Still, there are some serious positives to come out of this - not the least of which is that Sky were a major instigator of the idea. When a major national broadcaster is chomping at the bit wanting more you know that you are on the verge of something really special. Would it be too much to expect them to maybe show some of the Six Nations - live - next year. The game against France could be worth showing, at the very least

Wednesday, October 06, 2010

U20 "tri-nations" for 2011

England and Wales will have a new partner in U20 rugby this spring with news from north of the border that Scotland are setting up an age group squad, and will be playing both of the other home nations. Whether these games will be tallied together to make an official "Tri-Nations", or whether we will just have do it unofficially, has yet to be revealed.

England and Wales have been playing age group internationals against each other since 2003 - and, unlike the senior side - this has not been one-way traffic. Wales beat England at U19 level in 2004 and  2005 (when they also drew the return), and also won earlier this year at the new U20 age band. England, on the other hand, won three U19 games between 2003 and 2007 and have since added three wins at U20s. That Wales seniors have so far failed to build on their junior success (apart from that one game in 2009) is one of the slight puzzles of international rugby - is it a superior coaching regime in England, or a failure of the Welsh to bring their juniors through?

Now Scotland join the party - and it will be very interesting to see how they get on. We have all seen how the Welsh reforms of their junior structure resulted in significant improvements at regional level, so the success of their U20 team has really been no great surprise - but the Scots are an unknown quantity as there is not nearly as much cross-border rugby north:south as there has been east:west. These games will be fascinating to watch (though you suspect that Anglo-Welsh experience may give them an advantage at the start).

Its an exciting prospect. Perhaps the next step would be to get the French to join in on a regular basis, and maybe the Irish too. A European U20 championship perhaps?

And, of course, its something that all junior players can aspire to take part in. The new divisional structure will - at U18s - feed into the U20 squad trials, which is why country rugby is so important. A hart on the shirt this winter could be the first step to a red rose next!

(Or, alternatively, if anyone has family ties that give them the right to march behind the Saltire, there is still time to register for the Scotland trials).

Tuesday, October 05, 2010

Former coach gets down 'n' dirty!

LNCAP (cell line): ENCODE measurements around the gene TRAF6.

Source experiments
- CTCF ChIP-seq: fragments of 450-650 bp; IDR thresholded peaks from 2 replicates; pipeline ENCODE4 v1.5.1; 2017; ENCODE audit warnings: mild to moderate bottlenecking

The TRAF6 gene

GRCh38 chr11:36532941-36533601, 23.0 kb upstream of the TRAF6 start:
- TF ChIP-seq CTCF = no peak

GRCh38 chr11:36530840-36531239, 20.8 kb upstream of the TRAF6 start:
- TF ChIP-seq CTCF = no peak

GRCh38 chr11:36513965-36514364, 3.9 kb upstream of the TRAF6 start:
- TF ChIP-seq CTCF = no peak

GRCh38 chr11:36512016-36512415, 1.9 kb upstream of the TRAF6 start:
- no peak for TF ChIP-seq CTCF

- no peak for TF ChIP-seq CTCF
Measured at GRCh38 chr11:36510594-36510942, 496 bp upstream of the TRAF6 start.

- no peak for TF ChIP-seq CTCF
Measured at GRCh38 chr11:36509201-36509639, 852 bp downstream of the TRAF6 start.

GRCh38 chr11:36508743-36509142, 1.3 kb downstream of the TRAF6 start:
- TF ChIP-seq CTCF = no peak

Former Letchworth Girls coach Simon Hill was caught on New Zealand TV yesterday. Despite attempts to hide  behind a name change and some seriously heavy dark glasses, the former Letchworth 1st XV prop - who guided the girls through one of the most successful seasons (expanding vocabularies on the way) - is clearly recognisable as he makes waves (well, gardens anyway) in the Belfast area of Canterbury.

Catch the report here (though I suspect you need to be quick) - it starts about 30 seconds in after a brief bit about their earthquake. Simon gets a good five minutes or so and its good to hear his voice again, though much calmer than I remember it on the days when he used to prowl the touchline at Legends Lane. However, some delightful children do hove into view at one point leaving the viewer to imagine what Simon's choice of words must have been to them once the cameras had stopped rolling...

Monday, October 04, 2010

Relive the rivalry!

Amanda Bate is working to help get Letchworth Girls back to where it used to be (and belongs!) and has come up with a great idea to create publicity, raise funds, and generally show off to all and sundry what a great game this is.

It will be the Ultimate Challenge... the chance to relive Hertfordshire's greatest rugby rivalry... none other than...

Letchworth Legends Reunited v Old Welwyn

Yes, anyone who has ever pulled on the black and amber of the First Garden City is invited to squeeze into those old shirts again and take on the former players of the Second Garden City.

It is proposed that the game take place under the new Letchworth floodlights (they have finally replaced that 40w bulb!) on 20th December, with food and drink a-plenty afterwards (plus before, and maybe even during, if needed!).

Invites via Facebook have been sent to those whose Facebook details are known - please reply if you have had one. If you haven't then please let me know if you are interested asap - and tell anyone else you know as well!